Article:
Judith Kimble (University of Wisconsin - Madison)
MolBio Seminar Series
Judith Kimble is a Vilas Professor at the University of Wisconsin-Madison and an Investigator in the Howard Hughes Medical Institute. She received her B.A. at University of California-Berkeley, her Ph. D. from University of Colorado-Boulder and did her postdoctoral training at the MRC Laboratory of Molecular Biology in Cambridge, England. She joined the faculty of the Department of Biochemistry at the University of Wisconsin-Madison in 1983, and has been there since. Kimble is a member of the National Academy of Sciences, the American Academy of Arts and Sciences and the American Philosophical Society.
A Model Stem Cell Niche and Its Control of Germline Self-Renewal and Differentiation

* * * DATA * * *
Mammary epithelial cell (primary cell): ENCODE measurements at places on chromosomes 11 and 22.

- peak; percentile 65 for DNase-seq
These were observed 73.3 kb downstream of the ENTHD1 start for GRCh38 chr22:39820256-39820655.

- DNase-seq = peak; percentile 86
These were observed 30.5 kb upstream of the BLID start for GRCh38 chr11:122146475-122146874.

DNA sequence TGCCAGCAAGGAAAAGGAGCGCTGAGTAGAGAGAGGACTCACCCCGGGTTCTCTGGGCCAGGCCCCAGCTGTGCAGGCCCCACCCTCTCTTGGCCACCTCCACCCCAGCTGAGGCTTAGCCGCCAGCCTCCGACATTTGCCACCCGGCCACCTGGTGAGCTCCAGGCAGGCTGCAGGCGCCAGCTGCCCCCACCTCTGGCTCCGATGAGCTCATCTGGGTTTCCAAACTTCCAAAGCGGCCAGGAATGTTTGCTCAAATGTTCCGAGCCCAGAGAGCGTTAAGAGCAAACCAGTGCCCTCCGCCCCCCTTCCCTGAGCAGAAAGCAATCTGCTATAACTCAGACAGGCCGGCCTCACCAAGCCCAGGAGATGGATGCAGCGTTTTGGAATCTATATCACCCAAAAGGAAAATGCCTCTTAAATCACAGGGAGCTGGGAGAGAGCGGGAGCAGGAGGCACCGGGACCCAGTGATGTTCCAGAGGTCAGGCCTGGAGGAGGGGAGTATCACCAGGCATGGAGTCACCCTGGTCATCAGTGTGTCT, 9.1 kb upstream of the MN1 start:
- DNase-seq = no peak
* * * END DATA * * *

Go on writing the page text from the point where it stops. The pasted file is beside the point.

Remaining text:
My laboratory focuses on the in vivo regulation of stem cell self-renewal and differentiation in the germline tissue of the small nematode C. elegans. In this tissue, Notch signaling from a single-celled mesenchymal niche promotes maintenance of germline stem cells (GSCs) and an RNA regulatory network drives the choice between self-renewal and differentiation. My talk will focus on two broadly important questions. One is how niche signaling regulates stem cells — what are the downstream effectors? The second is how the sperm/oocyte decision is regulated. In the first half of my talk, I will describe our recent discovery of the key effectors of Notch signaling for GSC maintenance. In the second half, I will describe our use of classical genetics, molecular biology, genomics and chemical reprogramming to tackle the elusive sperm/oocyte decision, highlighting its remarkably plasticity, even in adults.
Free and open to the university community and the public